I was in the Special Engineer Detachment and I was four-stripe sergeant when I got out of the army in 1946. I worked in a group that was doing primarily coatings for the implosion bomb. I was in the army and I was recruited to be in the Special Engineer Detachment. Of course I was told it was Manhattan Project and since I lived in New York, I thought that was wonderful.
Cindy Kelly: I am Cindy Kelly, the date is June 6, 2013, and we are here with Dr. Roy Glauber. And your first question is to tell me your name and spell it. Tough one, start with a tough one.
Glauber: I probably cannot even spell it! I am Roy Glauber and that is spelled G-L-A-U-B-E-R, and that is a good old German name.
Robert Furman: Robert Furman. F-U-R-M-A-N. I was an assistant to General Groves in the Manhattan District, in his Twenty-First Street offices here in Northwest. And I joined him in late autumn of ‘43 and left him right after the war—right after the end of the war.
Cindy Kelly: Can we—just to—no one’s going to hear what I say, so. And don’t feel that I’m interrupting you because the beauty of editing is we can cut and paste things.
A little-known operation of the Manhattan Engineering District took place behind enemy lines in occupied Europe. Code-named the "Alsos" Mission, these intelligence-gathering operations moved with the advancing Allies to learn firsthand how close Germany was to developing its own atomic weapon. Under the command of General Leslie Groves, these operations succeeded in capturing most of the key German scientists, stores of uranium ore and other nuclear raw materials, and thousands of research documents regarding the development of atomic energy.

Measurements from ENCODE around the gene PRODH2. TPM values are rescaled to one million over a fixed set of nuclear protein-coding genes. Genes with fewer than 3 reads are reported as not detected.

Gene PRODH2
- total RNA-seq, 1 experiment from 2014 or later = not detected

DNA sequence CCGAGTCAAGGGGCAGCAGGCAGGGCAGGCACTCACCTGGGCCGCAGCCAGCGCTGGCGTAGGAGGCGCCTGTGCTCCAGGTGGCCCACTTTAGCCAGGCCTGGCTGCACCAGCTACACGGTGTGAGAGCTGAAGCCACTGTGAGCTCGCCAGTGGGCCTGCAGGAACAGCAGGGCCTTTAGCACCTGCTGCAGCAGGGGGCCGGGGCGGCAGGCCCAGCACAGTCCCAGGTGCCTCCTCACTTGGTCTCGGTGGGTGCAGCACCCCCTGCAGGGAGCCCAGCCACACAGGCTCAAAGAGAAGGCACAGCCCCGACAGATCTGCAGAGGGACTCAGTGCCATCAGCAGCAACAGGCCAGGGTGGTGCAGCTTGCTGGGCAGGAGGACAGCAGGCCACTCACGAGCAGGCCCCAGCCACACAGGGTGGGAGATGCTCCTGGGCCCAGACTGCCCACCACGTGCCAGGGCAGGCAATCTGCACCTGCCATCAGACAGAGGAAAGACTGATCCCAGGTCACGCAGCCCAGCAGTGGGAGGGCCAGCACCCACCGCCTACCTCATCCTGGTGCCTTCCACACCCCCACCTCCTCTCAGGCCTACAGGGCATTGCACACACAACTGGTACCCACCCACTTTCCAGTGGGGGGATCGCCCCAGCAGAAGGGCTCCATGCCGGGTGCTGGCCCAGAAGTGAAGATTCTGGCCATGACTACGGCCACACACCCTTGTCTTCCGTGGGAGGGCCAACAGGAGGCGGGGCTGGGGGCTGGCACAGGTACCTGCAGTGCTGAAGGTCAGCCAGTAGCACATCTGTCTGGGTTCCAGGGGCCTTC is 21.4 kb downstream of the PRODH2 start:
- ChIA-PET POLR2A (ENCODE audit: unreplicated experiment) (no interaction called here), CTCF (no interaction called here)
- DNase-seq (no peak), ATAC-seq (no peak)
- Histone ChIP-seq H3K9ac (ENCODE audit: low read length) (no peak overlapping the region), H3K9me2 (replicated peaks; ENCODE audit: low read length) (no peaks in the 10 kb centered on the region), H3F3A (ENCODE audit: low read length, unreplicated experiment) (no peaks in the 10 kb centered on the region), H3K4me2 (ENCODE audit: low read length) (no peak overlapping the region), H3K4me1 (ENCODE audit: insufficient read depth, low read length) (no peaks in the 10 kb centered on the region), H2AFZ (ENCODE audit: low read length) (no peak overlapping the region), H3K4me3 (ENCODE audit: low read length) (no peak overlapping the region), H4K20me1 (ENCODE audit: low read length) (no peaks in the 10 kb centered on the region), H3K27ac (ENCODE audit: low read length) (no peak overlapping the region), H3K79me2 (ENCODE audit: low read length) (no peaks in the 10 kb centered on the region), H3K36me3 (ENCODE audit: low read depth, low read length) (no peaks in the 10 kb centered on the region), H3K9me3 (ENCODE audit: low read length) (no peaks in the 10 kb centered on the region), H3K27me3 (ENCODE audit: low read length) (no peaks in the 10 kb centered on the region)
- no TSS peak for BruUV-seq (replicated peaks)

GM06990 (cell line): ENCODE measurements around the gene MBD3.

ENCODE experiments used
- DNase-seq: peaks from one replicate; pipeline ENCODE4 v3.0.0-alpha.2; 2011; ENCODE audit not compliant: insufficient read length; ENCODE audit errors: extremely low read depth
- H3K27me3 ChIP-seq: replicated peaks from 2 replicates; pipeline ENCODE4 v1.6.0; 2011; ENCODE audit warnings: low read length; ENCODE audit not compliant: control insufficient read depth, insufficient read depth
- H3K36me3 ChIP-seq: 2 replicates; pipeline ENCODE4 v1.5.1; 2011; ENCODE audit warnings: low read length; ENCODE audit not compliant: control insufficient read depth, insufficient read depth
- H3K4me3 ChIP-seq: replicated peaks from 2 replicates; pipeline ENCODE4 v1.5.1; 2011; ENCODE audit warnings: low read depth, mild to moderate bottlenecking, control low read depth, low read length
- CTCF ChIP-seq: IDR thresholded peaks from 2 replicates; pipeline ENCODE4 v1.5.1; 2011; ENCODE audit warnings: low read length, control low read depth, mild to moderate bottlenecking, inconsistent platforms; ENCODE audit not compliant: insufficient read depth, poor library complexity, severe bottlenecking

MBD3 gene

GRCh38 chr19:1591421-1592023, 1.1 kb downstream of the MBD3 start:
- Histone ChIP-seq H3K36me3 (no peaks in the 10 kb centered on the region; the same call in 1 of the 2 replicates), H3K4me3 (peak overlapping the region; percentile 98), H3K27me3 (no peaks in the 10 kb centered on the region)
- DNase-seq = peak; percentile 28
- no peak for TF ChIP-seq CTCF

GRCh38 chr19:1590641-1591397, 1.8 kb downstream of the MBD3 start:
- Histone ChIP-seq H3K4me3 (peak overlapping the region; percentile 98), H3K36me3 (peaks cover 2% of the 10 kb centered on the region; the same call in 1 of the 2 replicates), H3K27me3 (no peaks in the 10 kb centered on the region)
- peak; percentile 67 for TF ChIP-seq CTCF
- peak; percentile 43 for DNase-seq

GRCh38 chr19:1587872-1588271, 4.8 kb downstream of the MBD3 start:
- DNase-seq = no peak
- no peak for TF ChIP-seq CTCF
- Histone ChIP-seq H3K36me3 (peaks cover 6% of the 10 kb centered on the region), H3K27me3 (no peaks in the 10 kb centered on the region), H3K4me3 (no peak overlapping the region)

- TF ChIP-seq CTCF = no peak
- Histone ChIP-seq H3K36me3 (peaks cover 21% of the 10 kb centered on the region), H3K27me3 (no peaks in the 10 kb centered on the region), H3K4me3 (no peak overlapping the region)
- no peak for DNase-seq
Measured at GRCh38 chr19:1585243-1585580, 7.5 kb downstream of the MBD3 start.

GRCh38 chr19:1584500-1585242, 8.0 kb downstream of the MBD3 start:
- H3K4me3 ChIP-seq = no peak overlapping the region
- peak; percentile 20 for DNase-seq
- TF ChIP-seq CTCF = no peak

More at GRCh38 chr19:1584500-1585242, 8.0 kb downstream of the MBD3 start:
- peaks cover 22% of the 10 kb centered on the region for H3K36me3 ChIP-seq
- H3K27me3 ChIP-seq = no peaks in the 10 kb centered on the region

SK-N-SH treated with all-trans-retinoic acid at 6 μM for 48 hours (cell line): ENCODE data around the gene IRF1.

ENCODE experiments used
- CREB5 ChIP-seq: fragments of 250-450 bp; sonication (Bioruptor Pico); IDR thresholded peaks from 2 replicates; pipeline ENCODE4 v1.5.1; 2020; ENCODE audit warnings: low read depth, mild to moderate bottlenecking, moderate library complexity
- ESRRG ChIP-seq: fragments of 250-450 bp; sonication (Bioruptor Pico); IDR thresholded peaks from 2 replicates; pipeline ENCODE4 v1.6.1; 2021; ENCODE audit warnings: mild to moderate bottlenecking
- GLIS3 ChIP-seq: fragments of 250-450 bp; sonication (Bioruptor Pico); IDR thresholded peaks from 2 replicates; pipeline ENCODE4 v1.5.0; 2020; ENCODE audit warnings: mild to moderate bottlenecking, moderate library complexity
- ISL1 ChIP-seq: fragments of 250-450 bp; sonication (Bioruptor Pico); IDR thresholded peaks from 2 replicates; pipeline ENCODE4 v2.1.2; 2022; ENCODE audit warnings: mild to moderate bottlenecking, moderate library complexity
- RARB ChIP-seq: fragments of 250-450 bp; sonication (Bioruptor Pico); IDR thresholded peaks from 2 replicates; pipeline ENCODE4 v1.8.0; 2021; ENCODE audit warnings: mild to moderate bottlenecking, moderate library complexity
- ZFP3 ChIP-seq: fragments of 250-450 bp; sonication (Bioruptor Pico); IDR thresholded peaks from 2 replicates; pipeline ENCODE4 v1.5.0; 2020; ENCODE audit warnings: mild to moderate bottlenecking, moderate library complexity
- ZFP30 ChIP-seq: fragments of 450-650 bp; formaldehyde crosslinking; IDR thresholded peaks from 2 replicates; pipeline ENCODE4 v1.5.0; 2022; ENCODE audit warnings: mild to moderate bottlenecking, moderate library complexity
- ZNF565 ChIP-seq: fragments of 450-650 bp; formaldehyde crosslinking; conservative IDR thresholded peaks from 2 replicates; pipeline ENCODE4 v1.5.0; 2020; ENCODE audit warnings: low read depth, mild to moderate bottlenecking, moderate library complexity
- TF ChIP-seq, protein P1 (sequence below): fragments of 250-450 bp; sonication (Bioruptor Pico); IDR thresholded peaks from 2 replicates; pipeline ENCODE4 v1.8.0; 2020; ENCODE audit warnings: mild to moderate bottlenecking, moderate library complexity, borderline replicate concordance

Cindy Kelly: Let’s start by having you tell us your name and spelling it.
Irene LaViolette: I’m Irene LaViolette.
Kelly: And how do you spell that? Can you spell your name?
LaViolette: I-R-E-N-E; V middle initial, LaViolette, L-A-V-I-O-L-E-T-T-E.
Kelly: Great. Today’s date is February 13, 2013. My name is Cindy Kelly and we’re here at the offices of the Atomic Heritage Foundation in Washington, D.C. Can you tell me what does the “V” stand for, your middle name?
Ron Elmlinger: Well my name is Ron Elmlinger. E-L-M-L-I-N-G-E-R. And we are in Grand Junction, Colorado. Today is June 28, 2013 and I am here with J. P. Moore. Mr. Moore, would you please say and spell your full name?
J. P. Moore: James Phillip Moore, Junior.
Elmlinger: And that is M-O-O-R-E, I am sure.
Elmlinger: And when were you born, Mr. Moore?
Moore: New Orleans, Louisiana.
[Interviewed by S. L. Sanger, from Working on the Bomb: An Oral History of WWII Hanford, Portland State University, 1995]
BUD: I was a counter-intelligence agent at Hanford. Everybody was suspicious but mostly it was unwarranted. Everybody was spied on. I had my own network worked up, mostly women. They liked to play cops and robbers. Some of them were stenographers, or women who worked at the hotel. If I were curious about somebody at the hotel, I would ask the girl on the desk what she knew.
Ray Stein: Okay. Ray Stein, S-T-E-I-N. I came from Erie, Pennsylvania originally. Are we started now?
Cindy Kelly: Yes, we started. Tell me your story.
Stein: Okay. I had originally tried to join the Navy. I was at Penn State at the time. I tried to join the Navy, which—they rejected me—didn’t have enough teeth, they told me.
Cindy Kelly: I am Cindy Kelly, Atomic Heritage Foundation. And today is Sunday, March 24th, 2013. And we are interviewing James A. Schoke. But first I want him to tell us his name in full and spell it.
James Schoke: James Asher Schoke, J-A-M-E-S A-S-H-E-R S-C-H-O-K-E.
Cindy Kelly: Great. Now next hard questions, are what is your birthday and where were you born?
Lilli Hornig: I’m Lilli Hornig and that’s spelled L-I-L-L-I; H-O-R-N-I-G.
Cindy Kelly: Terrific. Now we have to start at the next question, is—can you give us your birth day?